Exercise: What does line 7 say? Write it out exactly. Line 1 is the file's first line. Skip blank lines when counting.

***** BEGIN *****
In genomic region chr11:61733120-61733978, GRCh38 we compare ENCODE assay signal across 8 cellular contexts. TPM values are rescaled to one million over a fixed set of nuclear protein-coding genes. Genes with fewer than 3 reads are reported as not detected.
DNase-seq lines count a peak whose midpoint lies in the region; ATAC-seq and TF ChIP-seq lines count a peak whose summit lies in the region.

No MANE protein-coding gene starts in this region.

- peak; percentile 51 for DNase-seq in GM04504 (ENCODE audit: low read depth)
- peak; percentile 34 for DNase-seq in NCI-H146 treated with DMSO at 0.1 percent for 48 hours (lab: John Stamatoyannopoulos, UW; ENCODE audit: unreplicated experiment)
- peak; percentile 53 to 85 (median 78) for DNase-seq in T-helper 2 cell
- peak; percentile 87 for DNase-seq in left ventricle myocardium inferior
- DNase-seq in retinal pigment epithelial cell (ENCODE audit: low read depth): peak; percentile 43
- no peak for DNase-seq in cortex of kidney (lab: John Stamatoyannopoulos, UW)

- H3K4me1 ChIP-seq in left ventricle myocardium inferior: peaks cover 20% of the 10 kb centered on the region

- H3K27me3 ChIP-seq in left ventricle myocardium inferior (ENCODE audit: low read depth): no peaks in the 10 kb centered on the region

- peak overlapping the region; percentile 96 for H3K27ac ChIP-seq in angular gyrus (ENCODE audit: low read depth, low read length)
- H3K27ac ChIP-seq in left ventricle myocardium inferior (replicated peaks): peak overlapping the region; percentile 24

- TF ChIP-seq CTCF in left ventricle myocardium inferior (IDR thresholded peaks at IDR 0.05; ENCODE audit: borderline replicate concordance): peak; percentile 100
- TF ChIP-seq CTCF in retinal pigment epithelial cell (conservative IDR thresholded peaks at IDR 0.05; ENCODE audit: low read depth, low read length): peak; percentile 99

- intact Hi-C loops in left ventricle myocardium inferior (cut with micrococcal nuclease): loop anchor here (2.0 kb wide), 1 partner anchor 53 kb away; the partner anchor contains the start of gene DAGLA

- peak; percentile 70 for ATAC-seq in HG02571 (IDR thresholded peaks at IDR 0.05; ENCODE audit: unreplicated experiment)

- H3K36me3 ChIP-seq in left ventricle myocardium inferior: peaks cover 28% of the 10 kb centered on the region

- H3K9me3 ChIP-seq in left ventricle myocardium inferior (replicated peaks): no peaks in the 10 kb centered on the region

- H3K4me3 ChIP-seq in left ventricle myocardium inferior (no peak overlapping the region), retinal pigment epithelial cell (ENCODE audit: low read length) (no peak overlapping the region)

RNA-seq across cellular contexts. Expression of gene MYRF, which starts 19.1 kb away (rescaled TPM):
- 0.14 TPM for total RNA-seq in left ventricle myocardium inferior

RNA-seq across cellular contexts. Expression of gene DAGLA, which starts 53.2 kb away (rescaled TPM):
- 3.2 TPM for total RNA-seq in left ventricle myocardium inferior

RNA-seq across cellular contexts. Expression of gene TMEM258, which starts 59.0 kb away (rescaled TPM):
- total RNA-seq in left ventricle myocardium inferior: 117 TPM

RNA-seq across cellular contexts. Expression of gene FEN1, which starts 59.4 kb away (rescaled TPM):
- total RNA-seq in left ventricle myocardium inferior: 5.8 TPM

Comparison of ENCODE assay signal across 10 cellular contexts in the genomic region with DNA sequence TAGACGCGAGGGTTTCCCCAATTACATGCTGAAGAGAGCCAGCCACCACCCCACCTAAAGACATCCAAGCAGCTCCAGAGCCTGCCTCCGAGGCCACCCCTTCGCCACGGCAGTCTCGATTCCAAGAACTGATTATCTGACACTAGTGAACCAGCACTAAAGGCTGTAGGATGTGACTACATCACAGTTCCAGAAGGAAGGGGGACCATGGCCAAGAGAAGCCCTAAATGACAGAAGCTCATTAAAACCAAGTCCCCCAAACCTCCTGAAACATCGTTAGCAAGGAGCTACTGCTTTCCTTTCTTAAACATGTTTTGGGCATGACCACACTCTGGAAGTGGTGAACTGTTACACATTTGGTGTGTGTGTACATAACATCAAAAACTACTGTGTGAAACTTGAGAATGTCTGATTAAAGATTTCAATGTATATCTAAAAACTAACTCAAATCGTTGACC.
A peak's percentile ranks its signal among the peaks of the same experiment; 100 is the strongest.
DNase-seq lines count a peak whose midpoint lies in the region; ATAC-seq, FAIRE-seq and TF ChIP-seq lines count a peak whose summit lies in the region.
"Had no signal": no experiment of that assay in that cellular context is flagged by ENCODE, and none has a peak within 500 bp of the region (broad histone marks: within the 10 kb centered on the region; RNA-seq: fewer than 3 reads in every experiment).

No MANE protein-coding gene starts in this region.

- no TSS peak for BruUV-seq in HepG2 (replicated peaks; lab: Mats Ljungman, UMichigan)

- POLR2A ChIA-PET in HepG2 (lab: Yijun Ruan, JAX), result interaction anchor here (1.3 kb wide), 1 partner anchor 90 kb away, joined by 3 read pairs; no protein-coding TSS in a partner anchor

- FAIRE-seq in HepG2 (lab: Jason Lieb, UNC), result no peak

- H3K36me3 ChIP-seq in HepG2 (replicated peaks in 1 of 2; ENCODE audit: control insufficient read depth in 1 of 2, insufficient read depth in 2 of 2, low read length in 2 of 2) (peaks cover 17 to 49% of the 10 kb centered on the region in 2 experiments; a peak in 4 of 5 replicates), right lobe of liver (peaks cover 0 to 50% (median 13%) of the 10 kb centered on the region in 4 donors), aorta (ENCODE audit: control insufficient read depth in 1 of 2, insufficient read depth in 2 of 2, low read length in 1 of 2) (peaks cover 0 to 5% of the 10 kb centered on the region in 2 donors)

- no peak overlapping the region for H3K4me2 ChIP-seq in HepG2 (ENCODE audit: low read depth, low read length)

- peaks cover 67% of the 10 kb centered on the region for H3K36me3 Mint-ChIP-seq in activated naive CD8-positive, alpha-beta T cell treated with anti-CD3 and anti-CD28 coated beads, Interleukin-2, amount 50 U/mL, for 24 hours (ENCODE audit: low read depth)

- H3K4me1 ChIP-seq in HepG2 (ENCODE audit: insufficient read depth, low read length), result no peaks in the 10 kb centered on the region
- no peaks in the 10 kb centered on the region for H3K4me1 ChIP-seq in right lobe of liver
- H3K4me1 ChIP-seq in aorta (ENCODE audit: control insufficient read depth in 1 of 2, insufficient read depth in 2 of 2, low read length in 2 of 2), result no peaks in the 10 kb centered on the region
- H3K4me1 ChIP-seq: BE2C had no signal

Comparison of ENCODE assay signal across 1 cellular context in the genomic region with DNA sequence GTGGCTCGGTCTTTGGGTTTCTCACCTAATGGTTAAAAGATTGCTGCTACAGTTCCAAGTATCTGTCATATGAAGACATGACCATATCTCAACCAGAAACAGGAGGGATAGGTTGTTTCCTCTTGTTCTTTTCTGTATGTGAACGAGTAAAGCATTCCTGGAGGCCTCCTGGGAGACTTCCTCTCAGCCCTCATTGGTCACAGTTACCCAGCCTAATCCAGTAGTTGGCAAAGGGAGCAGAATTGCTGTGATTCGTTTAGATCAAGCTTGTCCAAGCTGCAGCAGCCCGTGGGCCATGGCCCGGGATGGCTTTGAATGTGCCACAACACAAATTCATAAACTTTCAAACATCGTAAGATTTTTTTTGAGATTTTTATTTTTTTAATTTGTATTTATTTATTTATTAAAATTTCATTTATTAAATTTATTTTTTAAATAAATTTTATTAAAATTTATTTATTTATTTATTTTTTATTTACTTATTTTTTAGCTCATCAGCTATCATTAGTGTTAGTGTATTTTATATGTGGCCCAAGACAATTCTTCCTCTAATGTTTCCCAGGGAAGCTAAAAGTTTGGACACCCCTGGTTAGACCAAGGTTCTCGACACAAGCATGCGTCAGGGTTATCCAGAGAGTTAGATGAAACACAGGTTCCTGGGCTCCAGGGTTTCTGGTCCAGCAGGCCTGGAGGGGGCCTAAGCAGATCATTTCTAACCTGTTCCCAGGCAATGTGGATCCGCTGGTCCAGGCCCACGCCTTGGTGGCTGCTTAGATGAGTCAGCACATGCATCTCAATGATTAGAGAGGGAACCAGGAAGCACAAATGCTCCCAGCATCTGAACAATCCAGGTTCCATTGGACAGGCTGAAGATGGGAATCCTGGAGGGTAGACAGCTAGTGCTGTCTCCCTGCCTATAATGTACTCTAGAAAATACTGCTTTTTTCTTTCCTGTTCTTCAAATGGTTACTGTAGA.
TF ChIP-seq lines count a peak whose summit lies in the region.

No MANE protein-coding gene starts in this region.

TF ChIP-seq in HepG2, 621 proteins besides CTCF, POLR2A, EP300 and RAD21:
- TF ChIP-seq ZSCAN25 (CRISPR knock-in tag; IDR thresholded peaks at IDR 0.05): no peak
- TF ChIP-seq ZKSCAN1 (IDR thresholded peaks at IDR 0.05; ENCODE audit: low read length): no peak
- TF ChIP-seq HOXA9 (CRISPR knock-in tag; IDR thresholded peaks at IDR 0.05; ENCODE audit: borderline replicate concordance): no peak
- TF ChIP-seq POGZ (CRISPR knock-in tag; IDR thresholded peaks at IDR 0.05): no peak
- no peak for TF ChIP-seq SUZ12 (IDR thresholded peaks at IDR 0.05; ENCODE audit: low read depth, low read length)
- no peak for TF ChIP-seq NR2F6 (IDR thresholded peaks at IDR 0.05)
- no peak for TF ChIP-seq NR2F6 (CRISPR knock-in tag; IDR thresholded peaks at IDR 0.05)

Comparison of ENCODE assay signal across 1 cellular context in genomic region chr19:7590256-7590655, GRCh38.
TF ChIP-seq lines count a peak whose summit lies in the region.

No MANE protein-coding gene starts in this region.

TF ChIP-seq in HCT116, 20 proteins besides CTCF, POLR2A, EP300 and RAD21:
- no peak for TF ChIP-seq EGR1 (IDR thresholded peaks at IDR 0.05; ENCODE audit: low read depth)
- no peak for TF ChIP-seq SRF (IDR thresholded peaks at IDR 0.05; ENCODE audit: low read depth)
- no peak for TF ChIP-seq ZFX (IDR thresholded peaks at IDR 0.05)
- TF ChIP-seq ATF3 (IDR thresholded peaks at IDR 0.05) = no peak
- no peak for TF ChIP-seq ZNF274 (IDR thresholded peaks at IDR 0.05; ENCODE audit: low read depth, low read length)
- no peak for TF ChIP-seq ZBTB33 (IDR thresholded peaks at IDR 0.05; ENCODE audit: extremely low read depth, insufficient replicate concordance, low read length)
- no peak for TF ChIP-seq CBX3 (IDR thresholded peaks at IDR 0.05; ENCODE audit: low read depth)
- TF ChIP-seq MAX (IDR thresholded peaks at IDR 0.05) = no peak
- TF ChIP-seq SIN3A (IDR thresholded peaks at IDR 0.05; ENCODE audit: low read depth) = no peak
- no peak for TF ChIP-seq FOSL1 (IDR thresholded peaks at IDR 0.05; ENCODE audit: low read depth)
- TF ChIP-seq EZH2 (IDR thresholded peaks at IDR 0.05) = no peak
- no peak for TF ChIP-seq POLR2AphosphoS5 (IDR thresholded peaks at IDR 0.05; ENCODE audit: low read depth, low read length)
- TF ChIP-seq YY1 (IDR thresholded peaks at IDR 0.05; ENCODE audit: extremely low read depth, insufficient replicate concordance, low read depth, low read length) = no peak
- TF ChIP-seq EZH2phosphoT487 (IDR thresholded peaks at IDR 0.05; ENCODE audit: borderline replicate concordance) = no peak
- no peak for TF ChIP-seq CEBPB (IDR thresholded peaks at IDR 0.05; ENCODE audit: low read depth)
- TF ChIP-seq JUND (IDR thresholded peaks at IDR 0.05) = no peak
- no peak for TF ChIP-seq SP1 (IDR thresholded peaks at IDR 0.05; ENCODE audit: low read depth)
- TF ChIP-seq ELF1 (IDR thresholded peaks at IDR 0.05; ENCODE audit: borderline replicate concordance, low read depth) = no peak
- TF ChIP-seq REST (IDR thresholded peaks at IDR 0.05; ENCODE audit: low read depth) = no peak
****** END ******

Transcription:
- peak; percentile 87 for DNase-seq in left ventricle myocardium inferior